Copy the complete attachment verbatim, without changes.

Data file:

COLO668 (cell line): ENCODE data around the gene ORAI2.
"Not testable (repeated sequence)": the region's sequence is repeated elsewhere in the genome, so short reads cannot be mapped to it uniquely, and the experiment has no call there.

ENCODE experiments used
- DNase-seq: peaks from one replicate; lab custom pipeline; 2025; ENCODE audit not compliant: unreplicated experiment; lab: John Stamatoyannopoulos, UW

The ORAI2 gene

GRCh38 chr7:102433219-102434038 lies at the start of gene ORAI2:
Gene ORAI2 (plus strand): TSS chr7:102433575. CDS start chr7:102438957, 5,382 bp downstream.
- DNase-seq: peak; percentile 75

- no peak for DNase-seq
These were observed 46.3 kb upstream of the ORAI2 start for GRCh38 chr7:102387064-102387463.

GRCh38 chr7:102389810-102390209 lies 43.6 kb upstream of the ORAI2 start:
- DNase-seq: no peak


COLO668 (cell line): ENCODE data around the gene ORAI2.
"Not testable (repeated sequence)": the region's sequence is repeated elsewhere in the genome, so short reads cannot be mapped to it uniquely, and the experiment has no call there.

ENCODE experiments used
- DNase-seq: peaks from one replicate; lab custom pipeline; 2025; ENCODE audit not compliant: unreplicated experiment; lab: John Stamatoyannopoulos, UW

The ORAI2 gene

GRCh38 chr7:102433219-102434038 lies at the start of gene ORAI2:
Gene ORAI2 (plus strand): TSS chr7:102433575. CDS start chr7:102438957, 5,382 bp downstream.
- DNase-seq: peak; percentile 75

- no peak for DNase-seq
These were observed 46.3 kb upstream of the ORAI2 start for GRCh38 chr7:102387064-102387463.

GRCh38 chr7:102389810-102390209 lies 43.6 kb upstream of the ORAI2 start:
- DNase-seq: no peak